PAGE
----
Training and Racing
by Sarah Koszyk, M.A., RDN, Registered Sports Dietitian/Nutritionist Success. Completion. Accomplishment. Congratulations, you’ve just finished running an ultramarathon, most likely about 31, 50 or 100 miles. The time it took you to run could have been 6 hours, 24 hours, 48 hours or even 6 days! You are elated, enlightened and extremely exhausted. But you
by Rachel Nypaver Running is often called an addiction – both by the running critics (aka wannabe runners) and by runners themselves. They say you can even get “high” from the pure act of running. So is running a drug? And should it be classified with addictions to sugar, crack, sex and alcohol? Then again,
Dear Ann, Some of my friends make me feel guilty about using a pacer. What do you think? Paul Dear Paul, There’s no easy answer. They’ve been controversial since the early days of ultra running. Ultimately they are there for safety, but their role has evolved over time. They expose new people to the sport;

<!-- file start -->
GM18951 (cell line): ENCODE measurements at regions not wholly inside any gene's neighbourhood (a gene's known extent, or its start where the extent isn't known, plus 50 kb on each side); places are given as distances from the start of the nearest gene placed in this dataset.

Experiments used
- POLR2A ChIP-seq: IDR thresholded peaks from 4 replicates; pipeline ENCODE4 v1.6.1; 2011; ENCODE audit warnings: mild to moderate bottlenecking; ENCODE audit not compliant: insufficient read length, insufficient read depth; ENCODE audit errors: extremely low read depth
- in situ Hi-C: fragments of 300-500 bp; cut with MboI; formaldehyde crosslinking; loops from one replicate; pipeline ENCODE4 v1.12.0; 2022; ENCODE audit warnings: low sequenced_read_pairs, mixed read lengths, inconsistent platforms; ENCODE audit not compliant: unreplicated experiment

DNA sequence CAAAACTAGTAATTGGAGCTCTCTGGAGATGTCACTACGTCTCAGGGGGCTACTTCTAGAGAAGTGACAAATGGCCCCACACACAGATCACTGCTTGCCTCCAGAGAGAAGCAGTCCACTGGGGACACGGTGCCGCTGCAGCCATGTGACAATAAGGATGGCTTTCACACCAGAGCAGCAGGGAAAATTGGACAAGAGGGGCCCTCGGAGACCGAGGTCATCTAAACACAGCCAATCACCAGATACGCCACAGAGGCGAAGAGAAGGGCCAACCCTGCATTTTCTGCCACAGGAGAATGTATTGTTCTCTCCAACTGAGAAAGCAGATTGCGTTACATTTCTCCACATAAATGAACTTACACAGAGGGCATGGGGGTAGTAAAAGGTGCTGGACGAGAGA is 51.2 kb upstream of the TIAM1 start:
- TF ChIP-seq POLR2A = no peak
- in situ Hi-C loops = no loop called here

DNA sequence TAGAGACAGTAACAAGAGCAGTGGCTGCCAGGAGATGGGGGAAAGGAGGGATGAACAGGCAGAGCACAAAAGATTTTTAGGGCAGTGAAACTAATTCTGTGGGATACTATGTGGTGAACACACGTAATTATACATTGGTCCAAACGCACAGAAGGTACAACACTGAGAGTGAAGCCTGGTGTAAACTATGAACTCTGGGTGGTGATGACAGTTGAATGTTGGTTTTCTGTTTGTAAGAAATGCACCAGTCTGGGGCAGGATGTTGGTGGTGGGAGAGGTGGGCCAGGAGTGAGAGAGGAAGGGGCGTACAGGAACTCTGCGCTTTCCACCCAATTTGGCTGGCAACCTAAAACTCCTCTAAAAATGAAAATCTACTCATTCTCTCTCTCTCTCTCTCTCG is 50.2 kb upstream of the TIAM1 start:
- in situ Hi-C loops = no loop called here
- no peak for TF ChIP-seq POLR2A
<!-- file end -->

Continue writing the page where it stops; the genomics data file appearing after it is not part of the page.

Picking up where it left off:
There’s no shortage of products that promise to accelerate recovery. Sure, they might work, but first you have to buy them, which means (a) spending money and (b) either going all the way to the store or waiting days for your order to arrive. But did you know there are plenty of strategies to speed up and improve recovery that are absolutely free and don’t require any equipment?
It’s always tragic when a BIG run gets taken down by a LITTLE culprit! Such is the case with blisters. While blisters can feel like a mystery, there are four solid basics to avoiding blisters that you should know about.
You know those times when you innocently say something and are met by a really odd look, and then you realize that you’re not talking to an ultrarunner? Well, that was the case when I was talking to a local newspaper journalist recently and referred to running the Vancouver marathon as “a good, middle distance effort.” Well what else do we ultrarunners call a mere 26.2-mile jaunt other than “middle distance”?